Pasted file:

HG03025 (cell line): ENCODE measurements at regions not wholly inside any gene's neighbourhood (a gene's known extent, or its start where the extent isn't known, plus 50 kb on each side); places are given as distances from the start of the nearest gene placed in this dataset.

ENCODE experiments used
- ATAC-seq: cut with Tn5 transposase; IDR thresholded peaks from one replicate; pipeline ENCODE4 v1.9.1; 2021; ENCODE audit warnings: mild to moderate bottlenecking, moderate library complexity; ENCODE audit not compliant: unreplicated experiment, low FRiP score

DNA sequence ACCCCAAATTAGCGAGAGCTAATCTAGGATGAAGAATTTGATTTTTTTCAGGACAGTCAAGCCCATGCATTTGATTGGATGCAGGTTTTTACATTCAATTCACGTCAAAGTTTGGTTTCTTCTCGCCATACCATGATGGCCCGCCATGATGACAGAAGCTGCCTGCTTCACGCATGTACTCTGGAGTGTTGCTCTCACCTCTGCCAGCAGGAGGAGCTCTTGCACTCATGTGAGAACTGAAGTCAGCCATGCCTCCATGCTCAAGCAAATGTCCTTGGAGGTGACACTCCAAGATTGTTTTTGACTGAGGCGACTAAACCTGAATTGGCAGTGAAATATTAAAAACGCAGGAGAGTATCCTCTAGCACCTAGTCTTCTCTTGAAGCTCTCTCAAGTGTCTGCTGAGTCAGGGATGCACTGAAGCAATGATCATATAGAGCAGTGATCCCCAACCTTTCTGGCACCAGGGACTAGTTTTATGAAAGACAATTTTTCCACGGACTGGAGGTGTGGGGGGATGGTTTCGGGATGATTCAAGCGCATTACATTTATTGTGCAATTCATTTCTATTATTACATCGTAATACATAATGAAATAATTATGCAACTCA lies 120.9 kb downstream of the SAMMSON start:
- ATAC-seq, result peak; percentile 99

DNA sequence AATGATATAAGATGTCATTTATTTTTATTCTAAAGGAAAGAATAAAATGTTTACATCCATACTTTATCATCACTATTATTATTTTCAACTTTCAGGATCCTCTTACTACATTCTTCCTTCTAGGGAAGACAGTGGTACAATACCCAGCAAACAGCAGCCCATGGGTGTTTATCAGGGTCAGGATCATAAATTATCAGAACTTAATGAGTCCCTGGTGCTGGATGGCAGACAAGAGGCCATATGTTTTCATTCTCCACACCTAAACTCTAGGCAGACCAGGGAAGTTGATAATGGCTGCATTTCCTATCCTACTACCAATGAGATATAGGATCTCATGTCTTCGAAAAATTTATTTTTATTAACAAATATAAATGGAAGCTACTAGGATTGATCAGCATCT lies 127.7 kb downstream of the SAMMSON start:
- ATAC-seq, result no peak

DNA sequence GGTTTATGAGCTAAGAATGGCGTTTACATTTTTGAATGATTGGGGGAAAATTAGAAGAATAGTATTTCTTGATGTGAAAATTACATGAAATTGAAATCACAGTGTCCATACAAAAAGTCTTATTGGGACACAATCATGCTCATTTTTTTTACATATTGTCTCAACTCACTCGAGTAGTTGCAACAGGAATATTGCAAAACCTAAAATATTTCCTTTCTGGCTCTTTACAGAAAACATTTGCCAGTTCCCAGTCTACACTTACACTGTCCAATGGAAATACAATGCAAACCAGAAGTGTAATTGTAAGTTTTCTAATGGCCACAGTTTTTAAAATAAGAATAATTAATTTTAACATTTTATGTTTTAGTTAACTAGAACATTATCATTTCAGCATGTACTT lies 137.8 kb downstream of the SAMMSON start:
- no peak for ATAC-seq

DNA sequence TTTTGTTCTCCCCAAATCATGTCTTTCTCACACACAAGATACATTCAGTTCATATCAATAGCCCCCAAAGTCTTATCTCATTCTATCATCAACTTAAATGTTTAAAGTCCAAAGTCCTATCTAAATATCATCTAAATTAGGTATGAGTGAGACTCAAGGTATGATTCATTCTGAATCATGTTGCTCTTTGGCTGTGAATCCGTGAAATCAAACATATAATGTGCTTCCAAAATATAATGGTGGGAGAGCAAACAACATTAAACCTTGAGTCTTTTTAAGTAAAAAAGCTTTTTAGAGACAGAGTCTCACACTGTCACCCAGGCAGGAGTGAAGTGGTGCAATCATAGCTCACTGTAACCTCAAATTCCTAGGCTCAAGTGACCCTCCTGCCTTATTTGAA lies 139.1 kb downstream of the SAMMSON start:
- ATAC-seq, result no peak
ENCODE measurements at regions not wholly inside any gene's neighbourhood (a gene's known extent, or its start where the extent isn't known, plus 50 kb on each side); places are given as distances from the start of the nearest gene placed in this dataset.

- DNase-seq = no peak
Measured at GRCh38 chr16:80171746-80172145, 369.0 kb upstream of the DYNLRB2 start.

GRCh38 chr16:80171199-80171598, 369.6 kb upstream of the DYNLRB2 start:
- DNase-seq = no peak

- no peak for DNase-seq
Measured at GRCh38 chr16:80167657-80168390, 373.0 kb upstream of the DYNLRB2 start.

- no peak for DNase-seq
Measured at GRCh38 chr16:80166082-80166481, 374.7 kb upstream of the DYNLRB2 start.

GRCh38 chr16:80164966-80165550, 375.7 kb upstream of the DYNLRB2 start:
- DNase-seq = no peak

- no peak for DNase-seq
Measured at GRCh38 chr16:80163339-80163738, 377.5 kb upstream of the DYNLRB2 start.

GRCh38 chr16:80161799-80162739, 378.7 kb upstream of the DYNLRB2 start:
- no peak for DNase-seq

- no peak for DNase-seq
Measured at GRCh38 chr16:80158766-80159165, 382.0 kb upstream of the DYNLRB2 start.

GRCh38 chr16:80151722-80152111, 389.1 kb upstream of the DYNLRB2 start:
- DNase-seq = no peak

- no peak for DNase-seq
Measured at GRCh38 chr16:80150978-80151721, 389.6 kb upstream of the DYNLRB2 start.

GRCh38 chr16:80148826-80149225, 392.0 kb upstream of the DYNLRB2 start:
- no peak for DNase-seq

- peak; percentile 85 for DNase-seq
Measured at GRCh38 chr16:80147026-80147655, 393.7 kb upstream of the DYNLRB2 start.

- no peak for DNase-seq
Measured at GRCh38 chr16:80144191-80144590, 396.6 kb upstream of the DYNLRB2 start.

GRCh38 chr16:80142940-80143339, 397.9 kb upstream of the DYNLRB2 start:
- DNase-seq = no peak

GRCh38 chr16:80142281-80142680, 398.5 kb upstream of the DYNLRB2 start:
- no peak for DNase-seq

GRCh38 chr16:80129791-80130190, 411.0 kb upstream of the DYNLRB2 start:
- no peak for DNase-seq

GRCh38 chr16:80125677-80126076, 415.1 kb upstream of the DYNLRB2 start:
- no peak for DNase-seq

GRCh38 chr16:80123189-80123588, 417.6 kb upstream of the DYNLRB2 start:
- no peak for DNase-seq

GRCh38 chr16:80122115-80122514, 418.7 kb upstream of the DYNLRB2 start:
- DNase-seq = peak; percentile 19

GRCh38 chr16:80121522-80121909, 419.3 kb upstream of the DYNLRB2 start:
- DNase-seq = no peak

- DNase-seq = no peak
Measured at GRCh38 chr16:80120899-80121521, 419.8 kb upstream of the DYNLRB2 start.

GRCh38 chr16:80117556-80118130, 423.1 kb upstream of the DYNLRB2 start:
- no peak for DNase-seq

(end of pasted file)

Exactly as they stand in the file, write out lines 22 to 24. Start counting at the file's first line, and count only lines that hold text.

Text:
- DNase-seq = no peak

- no peak for DNase-seq
Measured at GRCh38 chr16:80163339-80163738, 377.5 kb upstream of the DYNLRB2 start.